When the Ravens signed Willie Snead IV to a two-year contract last offseason, the acqusition was largely overshadowed by the additions of fellow wide receivers Michael Crabtree and John Brown. Snead proved deserving of more love throughout the season, however. Flash forward to today and he’s the only one from that trio still in Baltimore.
Snead’s numbers from last season don’t jump off the page - 62 receptions and 651 receiving yards - but his value goes beyond the box score. Ravens fans know Snead was consistent throughout the year and made big catches in big moments, and he figures to retain a significant role in the offense once again next season.
Here are three goals for Snead ahead of the 2019-20 campaign. Be sure to leave your thoughts down below and join in on the conversation!
1) Continue his chemistry with Lamar Jackson
Whereas former Ravens’ receivers Brown and Crabtree saw their production dip following the quarterback change last season, Willie Snead IV was the only wideout who maintained true consistency throughout the entire year. Although he did put up a few dud performances after the Week 10 bye, Snead was generally a reliable target for Jackson and was especially crucial on third downs. Jackson looked Snead’s way in important moments and more often than not, he came through.
While the Ravens receiver corps will have a much different look next season, Jackson will likely continue to lean on Snead, as he’s the lone veteran in an otherwise youthful pass-catching group. Continued chemistry with LJ will help the offense in 2019-20, but also improves Snead’s chances of potentially getting a new contract from Baltimore after the season.
2) Lead the team in receptions
Snead caught eight more passes than any other receiver on the team last season despite ranking third on the team in targets. Compared to Brown and Crabtree, Snead was more efficient when the ball was thrown his way. Snead caught 62 passes in 16 games and given the lack of established targets around him, he has a great chance to improve upon this number and again pace the team in receptions.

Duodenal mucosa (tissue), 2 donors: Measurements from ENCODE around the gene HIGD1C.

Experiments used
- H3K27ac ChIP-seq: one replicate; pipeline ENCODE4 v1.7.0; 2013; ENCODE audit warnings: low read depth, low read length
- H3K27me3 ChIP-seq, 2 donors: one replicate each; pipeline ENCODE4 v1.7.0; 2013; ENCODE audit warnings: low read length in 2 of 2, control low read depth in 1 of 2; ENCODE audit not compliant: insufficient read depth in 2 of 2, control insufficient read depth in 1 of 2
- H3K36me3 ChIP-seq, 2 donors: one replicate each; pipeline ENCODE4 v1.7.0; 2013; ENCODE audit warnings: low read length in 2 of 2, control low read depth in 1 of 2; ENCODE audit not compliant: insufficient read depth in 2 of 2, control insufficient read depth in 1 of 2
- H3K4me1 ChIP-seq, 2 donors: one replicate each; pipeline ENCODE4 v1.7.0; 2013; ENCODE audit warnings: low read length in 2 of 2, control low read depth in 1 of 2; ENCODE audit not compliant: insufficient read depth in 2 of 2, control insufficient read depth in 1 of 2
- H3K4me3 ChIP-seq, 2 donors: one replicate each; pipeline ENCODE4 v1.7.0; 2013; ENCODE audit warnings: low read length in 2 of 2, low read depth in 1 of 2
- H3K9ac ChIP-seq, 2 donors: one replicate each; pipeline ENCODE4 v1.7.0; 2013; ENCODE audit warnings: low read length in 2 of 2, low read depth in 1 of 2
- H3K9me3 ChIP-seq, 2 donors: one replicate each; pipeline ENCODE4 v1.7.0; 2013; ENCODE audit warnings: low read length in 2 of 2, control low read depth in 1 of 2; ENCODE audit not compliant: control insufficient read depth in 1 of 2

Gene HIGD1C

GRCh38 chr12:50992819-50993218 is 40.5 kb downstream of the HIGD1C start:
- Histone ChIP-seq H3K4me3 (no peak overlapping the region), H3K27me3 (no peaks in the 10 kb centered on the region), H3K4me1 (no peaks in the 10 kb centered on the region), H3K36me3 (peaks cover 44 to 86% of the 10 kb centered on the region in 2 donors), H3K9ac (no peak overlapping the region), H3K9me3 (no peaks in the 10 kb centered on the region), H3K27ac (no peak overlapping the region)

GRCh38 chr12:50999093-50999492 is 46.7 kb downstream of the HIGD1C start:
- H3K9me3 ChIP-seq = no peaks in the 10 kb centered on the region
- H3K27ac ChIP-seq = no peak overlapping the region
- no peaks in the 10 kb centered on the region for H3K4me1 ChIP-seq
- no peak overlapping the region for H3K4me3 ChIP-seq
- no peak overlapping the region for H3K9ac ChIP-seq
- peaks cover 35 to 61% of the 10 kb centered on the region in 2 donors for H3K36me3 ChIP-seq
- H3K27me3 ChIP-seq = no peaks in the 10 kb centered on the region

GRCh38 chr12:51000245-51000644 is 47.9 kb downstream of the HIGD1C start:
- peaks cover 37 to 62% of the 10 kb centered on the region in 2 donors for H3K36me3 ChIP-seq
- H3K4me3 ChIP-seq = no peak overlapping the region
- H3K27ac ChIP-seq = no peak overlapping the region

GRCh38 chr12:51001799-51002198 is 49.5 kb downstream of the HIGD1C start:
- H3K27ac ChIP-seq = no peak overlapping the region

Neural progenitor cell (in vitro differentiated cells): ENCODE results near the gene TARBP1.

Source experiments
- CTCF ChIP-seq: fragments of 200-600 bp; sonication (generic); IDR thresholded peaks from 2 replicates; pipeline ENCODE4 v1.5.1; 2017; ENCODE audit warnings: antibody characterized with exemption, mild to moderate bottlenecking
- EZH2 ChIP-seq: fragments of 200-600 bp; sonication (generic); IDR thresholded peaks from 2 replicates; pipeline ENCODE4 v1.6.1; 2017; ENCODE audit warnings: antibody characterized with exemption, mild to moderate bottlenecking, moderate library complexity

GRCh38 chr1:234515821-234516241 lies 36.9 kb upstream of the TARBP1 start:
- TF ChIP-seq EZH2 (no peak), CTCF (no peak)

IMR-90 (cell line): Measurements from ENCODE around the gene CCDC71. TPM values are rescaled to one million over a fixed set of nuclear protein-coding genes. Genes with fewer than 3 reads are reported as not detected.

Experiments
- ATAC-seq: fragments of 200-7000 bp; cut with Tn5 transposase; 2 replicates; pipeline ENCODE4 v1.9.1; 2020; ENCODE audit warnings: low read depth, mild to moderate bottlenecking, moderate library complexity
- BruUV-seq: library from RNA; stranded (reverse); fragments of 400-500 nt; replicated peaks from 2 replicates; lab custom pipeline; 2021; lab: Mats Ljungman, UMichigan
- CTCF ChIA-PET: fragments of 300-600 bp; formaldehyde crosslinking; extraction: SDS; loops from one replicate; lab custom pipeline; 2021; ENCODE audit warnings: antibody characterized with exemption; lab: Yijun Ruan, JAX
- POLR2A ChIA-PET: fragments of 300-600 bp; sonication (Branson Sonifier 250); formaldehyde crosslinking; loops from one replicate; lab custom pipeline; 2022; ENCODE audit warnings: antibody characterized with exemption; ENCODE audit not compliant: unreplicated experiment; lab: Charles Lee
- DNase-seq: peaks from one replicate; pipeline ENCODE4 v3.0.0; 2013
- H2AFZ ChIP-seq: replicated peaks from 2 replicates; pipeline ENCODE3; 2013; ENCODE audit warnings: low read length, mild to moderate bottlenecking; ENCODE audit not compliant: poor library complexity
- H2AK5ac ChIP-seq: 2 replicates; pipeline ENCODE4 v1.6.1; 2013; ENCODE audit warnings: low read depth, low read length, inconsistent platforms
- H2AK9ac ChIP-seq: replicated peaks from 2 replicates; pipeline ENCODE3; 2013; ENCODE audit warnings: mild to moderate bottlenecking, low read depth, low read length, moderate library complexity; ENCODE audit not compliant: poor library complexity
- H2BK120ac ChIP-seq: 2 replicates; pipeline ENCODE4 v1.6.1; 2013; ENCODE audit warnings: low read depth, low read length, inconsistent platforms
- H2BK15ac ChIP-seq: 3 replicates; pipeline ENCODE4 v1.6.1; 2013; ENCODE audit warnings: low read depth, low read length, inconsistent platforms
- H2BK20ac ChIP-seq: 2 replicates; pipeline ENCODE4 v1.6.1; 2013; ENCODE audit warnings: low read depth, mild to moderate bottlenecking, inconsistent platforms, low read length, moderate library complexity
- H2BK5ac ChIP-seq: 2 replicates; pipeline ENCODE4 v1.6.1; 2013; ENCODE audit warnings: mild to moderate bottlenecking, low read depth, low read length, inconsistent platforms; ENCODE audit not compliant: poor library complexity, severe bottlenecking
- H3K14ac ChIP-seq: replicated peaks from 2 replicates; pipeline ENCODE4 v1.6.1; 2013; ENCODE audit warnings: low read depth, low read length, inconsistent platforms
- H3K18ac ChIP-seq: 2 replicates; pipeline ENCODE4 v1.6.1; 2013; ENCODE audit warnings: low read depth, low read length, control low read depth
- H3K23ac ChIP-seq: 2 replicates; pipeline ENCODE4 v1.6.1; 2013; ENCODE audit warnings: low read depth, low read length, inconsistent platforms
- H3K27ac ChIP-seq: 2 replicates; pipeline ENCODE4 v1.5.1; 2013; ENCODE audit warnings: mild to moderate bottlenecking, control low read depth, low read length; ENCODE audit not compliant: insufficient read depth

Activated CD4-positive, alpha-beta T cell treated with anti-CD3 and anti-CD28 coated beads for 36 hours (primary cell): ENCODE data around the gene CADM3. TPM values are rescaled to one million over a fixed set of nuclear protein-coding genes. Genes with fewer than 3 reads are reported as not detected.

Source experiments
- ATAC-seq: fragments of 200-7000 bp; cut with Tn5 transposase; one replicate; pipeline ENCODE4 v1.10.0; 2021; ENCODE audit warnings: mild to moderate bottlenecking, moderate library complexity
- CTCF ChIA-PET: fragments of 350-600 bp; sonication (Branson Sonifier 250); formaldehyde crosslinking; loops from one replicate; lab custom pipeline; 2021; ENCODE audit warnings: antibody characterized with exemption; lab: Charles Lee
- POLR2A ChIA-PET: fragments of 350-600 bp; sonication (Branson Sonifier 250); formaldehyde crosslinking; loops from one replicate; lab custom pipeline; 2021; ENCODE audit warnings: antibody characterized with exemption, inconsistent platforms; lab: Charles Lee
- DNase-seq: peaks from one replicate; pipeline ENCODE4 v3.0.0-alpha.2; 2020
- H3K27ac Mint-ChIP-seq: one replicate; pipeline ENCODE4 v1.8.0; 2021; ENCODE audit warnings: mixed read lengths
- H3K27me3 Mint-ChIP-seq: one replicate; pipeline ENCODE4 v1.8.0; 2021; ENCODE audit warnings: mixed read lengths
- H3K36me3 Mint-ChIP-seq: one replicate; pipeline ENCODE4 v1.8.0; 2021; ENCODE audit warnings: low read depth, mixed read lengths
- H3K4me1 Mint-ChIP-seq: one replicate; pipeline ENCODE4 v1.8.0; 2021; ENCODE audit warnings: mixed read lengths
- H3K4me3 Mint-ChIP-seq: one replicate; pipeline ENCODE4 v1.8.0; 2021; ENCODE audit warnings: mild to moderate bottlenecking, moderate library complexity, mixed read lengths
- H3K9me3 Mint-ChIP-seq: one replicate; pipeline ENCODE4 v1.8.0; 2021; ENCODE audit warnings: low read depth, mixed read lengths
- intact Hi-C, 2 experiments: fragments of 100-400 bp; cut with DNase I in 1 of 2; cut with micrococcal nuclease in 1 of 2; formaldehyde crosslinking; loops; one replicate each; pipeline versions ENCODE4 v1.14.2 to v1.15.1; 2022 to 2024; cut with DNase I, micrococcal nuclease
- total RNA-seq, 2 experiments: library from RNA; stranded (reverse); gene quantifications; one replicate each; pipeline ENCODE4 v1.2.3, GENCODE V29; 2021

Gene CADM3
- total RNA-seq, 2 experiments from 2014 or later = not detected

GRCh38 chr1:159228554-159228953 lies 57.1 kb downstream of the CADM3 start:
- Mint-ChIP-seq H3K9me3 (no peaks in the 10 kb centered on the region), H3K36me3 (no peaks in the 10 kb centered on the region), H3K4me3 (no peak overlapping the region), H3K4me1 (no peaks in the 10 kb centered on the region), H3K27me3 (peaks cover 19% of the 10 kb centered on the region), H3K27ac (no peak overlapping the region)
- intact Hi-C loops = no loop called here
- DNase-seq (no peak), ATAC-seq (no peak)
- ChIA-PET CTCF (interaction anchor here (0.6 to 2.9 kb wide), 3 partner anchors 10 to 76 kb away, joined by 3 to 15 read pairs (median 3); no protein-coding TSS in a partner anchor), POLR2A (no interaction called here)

Realistically, there’s very few other players on the roster who could be considered viable candidates to lead the team in catches. Rookie wideout Marquise Brown and sophomore tight end Mark Andrews will have big roles in the offense but thrive as vertical, big-play threats. Snead works the middle of the field extremely well and has proven to have reliable hands, as he rarely ever drops passes. If Snead doesn’t end up leading the team in receptions, that likely either means he had a down season or someone like Brown or Andrews broke out in a big way.
3) Score multiple touchdowns
While never known as much of a threat in the redzone, Snead has scored just one touchdown in the past two seasons - 27 games, to be exact. He recorded seven touchdowns through his first 30 career games, so Snead has clearly experienced a bit of regression in the scoring department since his rookie and sophomore campaigns. He’s not a receiver one would throw a backshoulder fade in the endzone too, nor is he overly shifty or fast, so expecting him to suddenly become a dominant scoring presence is unrealistic. Still, every receiver enjoys scoring touchdowns and Snead is definitely capable of finding the endzone more than once in a season. Scoring at least two or three touchdowns should certainly be an individual goal of his heading into next season.